17. The children of Peter Jackson took part in the film. They played the hobbitts, to whom Bilbo tells a horror story about trolls on his birthday. After the kids were spotted starring the residents of Rohan hiding in Helm’s Deep.They later appeared on the screens as natives of Minas Tirith, in the scene where Faramir goes to storm Osgiliath.

18. New Zealand raised $ 200 million thanks to the Fellowship of the Ring. The politicians even set up a Lord of the Rings ministry. Officials of this ministry analyzed what opportunities the country has in the production of the film.

Schedule of work of trauma centers and the schedule of doctors in Moscow: registration and addresses of the medical institution

Emergency room

GBUZ GP No. 23 DZM branch No. 3 (GP No. 167) Trauma center

+7 (495) 371-99-28

G.Moscow, Vostrukhina street, 5

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Ryazan Avenue
5 minutes. on foot

18 minuteson foot

20 minutes. on foot

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Emergency room

GBUZ CDC No. 4 DZM branch No. 2 (GP No. 58) Trauma center

+7 (499) 148-17-55

G. Moscow, Fizkulturny proezd, 6

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16 minutes on foot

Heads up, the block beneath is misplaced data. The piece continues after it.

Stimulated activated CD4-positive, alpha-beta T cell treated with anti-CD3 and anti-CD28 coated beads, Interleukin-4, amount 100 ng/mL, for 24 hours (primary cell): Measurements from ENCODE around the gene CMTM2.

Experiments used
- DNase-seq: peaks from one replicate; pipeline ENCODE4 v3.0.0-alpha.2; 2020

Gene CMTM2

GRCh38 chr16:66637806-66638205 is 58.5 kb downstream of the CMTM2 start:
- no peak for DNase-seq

19 minuteson foot

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Emergency room

GBUZ DGP 81 DZM BRANCH 1 Trauma center

+7 (495) 333-70-05

G. Moscow, General Antonov street, 11

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15 minutes. on foot

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Emergency room

GBUZ g.Moscow “City polyclinic № 201 DZM” Trauma center

Moscow, Zelenograd, office 2042

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Emergency room

GBUZ g. Moscow “Children’s City Polyclinic No. 129 DZM” Trauma center

+7 (495) 315-18-00

Moscow, Chertanovskaya street, 28A

To show on the map

17 minuteson foot

21 minutes on foot

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Emergency room

GBUZ KDP No. 121 DZM Branch No. 7 Trauma center

+7 (495) 711-03-27

G.Moscow, Ratnaya street, 8G

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Dmitry Donskoy Boulevard
10 min. on foot

13 minuteson foot

Starokachalovskaya street
11 minutes on foot

20 minutes. on foot

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Emergency room

GBUZ of Moscow “City Children’s Clinic No. 91 DZM” Trauma center

+7 (499) 612-94-57

G.Moscow, Akademika Millionshchikova street, 22

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19 minuteson foot